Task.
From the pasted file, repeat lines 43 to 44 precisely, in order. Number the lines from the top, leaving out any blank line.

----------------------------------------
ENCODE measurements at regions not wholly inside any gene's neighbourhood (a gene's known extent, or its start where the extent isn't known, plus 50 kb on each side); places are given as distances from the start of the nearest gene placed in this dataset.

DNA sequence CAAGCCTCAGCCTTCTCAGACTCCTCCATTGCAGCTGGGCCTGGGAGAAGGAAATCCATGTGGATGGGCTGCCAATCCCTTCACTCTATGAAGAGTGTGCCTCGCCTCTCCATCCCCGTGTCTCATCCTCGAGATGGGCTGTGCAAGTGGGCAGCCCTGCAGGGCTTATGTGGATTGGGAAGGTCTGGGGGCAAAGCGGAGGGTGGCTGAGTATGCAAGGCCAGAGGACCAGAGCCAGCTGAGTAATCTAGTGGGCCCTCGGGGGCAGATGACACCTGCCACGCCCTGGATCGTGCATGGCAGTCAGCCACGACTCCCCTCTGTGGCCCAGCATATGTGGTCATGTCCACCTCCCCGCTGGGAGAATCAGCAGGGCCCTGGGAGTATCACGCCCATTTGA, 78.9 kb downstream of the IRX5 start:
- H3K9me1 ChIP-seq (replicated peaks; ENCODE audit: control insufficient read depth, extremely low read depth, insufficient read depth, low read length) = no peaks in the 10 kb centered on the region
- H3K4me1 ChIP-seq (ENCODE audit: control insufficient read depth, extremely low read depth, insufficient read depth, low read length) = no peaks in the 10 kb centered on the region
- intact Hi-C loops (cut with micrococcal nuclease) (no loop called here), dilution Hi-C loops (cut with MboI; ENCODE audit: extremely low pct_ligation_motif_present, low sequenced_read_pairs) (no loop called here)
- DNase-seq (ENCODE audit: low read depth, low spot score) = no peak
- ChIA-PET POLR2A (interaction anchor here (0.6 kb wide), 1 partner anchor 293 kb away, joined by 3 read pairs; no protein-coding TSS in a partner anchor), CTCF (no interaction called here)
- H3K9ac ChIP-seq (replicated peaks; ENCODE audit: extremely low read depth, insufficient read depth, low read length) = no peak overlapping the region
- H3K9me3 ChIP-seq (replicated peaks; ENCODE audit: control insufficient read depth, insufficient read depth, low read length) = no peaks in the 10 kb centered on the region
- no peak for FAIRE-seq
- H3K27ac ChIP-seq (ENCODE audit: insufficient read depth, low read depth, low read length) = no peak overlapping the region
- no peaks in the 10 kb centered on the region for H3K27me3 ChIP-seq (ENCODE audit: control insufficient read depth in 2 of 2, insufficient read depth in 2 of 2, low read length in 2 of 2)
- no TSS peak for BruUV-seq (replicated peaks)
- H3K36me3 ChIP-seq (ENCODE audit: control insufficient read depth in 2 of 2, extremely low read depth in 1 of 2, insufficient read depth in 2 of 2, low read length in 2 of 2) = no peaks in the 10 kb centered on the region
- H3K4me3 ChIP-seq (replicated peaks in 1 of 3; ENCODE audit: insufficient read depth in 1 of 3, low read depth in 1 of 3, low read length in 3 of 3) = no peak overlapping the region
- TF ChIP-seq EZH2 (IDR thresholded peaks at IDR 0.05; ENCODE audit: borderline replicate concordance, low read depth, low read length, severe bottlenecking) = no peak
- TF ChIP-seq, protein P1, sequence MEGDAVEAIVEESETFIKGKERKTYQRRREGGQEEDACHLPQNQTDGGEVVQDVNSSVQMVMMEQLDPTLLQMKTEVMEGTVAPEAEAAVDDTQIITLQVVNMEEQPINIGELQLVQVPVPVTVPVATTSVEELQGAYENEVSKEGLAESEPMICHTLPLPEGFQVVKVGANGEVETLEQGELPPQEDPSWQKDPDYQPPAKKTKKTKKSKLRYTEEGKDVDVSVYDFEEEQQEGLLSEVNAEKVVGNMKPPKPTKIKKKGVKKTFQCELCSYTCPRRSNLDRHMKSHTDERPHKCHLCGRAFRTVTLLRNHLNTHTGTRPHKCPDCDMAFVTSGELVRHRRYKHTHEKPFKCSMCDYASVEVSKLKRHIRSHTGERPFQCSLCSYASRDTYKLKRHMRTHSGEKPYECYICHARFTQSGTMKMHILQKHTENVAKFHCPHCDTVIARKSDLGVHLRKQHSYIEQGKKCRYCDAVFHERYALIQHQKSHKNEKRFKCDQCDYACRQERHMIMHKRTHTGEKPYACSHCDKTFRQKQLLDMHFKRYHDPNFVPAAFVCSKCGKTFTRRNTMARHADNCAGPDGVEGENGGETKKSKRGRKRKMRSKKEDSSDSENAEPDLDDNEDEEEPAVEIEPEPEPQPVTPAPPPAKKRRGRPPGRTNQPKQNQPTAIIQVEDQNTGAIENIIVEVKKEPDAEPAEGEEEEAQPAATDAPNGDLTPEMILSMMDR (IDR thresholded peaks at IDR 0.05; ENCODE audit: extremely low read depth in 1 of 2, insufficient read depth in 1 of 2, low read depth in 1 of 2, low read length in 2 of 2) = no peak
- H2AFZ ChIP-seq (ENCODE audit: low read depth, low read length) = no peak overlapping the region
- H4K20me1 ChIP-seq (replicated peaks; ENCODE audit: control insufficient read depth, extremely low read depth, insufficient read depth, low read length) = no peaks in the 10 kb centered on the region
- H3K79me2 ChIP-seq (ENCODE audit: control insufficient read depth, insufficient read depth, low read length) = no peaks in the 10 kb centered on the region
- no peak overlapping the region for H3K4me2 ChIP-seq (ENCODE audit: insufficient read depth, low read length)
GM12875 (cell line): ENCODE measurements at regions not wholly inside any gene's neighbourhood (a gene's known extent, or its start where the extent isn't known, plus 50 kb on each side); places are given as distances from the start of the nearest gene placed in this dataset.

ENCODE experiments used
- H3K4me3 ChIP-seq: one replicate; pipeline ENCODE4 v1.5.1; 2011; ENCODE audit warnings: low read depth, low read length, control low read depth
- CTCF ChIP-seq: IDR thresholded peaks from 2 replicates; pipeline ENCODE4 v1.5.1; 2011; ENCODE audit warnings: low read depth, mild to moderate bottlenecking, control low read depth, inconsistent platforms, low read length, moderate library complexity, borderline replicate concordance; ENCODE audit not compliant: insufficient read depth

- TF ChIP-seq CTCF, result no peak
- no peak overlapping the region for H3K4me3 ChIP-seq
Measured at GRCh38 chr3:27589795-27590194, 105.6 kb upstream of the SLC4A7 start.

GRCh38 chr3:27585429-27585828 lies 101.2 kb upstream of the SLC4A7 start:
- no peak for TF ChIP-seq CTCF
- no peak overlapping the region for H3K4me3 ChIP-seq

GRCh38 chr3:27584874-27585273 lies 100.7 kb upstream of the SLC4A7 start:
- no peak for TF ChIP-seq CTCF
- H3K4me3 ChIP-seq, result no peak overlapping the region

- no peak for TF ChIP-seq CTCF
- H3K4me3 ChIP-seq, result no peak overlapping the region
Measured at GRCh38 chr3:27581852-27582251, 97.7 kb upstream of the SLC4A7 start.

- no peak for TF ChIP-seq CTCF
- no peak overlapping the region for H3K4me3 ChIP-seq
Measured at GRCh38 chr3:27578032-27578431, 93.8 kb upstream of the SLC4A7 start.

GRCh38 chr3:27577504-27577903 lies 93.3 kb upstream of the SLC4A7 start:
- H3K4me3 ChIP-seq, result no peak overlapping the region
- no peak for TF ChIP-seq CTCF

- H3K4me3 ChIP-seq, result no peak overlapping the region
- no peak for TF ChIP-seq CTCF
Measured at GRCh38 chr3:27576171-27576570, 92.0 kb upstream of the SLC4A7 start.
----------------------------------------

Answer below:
- no peak for TF ChIP-seq CTCF

- H3K4me3 ChIP-seq, result no peak overlapping the region